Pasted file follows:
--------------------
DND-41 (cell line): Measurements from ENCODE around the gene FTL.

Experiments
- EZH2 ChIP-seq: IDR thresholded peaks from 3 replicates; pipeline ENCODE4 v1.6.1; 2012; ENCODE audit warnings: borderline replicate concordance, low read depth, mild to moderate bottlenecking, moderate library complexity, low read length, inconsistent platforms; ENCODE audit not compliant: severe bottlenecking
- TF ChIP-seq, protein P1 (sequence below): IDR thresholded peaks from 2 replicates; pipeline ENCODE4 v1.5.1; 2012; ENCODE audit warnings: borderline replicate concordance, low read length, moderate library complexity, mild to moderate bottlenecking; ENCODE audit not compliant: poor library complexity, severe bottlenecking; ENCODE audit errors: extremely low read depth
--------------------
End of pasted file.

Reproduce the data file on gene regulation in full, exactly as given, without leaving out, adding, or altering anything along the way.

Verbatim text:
DND-41 (cell line): Measurements from ENCODE around the gene FTL.

Experiments
- EZH2 ChIP-seq: IDR thresholded peaks from 3 replicates; pipeline ENCODE4 v1.6.1; 2012; ENCODE audit warnings: borderline replicate concordance, low read depth, mild to moderate bottlenecking, moderate library complexity, low read length, inconsistent platforms; ENCODE audit not compliant: severe bottlenecking
- TF ChIP-seq, protein P1 (sequence below): IDR thresholded peaks from 2 replicates; pipeline ENCODE4 v1.5.1; 2012; ENCODE audit warnings: borderline replicate concordance, low read length, moderate library complexity, mild to moderate bottlenecking; ENCODE audit not compliant: poor library complexity, severe bottlenecking; ENCODE audit errors: extremely low read depth